Church communities all around the world are beginning to wrestle with how we could once again gather in time and space. Here in Colorado, we are all currently thinking about what that might look like as each county comes up with a plan for the summer months. Our own church community is committed to honoring the spirit of the law of the land and living in submission to the authorities established by man – primarily as an act of worship to God.
As much as I long for gathering our congregation in one place, I am reminded that we have been two congregations for several years. And if we include Compass Groups, we have really been gathering as 17 different congregations under the banner of HarvestDowntown for about a year now. We believe that each Compass Group is a representation of the body of Christ, and as such, should be a sending, shepherding, proclaiming, teaching, and sharing community of Christ.
Some may question whether this is a good idea, since people may only participate in a Compass Group and not “come to church.” I would argue that two times a week is barely enough community to keep someone emotionally healthy. Sure, you can get community outside the church, but isn’t Biblical Christian Community significant enough to draw us in? If not, what’s wrong? Something is either wrong with the community or with the participant. Which is it?
When the Church was first filled with the Holy Spirit, they fell out into the streets and boldly proclaimed the truth of Jesus as though they were drunk – they were loud and proud. Pentecost marks the fulfillment of a ten-day alignment with the heart of the Master after He had ascended into heaven, (we are launching our own 10-day alignment this Ascension Day: Thursday, May 21 @ 6PM). From that point on, we see the followers of the Way meeting together in each other’s homes and in the temple courts – they gathered at least twice a week and then were scattered into their circles of influence in the marketplace. And the Church exploded and expanded across the known world.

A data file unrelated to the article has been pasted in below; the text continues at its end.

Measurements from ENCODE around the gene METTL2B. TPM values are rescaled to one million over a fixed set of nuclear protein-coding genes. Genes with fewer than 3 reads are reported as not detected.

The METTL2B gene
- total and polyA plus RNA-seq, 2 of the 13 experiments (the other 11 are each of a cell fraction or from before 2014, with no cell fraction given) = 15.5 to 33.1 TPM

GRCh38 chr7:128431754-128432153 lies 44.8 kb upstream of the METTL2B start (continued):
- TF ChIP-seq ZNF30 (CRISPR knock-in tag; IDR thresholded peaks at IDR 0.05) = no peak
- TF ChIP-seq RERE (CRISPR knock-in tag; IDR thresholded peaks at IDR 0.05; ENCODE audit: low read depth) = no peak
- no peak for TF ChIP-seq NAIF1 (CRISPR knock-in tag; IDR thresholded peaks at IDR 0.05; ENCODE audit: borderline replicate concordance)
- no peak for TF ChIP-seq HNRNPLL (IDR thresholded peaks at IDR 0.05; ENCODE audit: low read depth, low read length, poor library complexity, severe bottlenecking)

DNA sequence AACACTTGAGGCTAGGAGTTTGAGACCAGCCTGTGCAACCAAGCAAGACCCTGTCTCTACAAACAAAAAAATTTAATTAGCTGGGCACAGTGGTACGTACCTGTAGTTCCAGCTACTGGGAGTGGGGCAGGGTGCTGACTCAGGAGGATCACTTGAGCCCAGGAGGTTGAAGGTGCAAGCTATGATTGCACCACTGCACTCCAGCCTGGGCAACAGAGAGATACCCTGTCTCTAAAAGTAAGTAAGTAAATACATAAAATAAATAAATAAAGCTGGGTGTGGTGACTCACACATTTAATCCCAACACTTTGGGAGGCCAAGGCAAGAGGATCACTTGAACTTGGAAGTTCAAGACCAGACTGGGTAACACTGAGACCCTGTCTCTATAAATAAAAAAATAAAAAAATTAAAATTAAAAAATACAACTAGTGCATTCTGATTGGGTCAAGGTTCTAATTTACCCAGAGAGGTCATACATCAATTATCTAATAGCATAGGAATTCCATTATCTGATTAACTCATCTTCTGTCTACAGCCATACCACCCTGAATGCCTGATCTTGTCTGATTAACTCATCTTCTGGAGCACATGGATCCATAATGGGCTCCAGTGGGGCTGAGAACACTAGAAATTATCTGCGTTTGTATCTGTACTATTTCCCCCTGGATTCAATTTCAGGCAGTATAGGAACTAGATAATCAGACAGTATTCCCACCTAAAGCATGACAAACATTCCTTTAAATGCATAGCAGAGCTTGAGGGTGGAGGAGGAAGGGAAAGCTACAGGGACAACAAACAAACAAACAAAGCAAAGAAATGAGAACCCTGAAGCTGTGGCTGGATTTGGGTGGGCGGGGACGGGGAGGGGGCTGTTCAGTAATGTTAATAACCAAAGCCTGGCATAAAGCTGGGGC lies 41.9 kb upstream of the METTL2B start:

The book of Acts describes these Spirit-filled gatherings as having several basic components: a devotion to prayer, the teaching of the apostles, a meal, and shared lives. How is this any different than your Compass Group? What’s missing in your Compass Group? If you are not in a Compass Group, how are you engaging in this level of transformational community?
Some people are not able to yet practice these basic rhythms of community, and some may not for some time; it is up to us to creatively find ways to engage these individuals in transformational community. This may be as simple as a Zoom link, a one on one meal, a phone call, or an invitation to join in worship. Others are feeling isolated and wondering why they don’t have this kind of community during this season, most are not actively engaged in a Compass Group. If you meet with someone for drinks, why not meet with them for worship? If you trust a family member enough to eat with, why not join them for worship?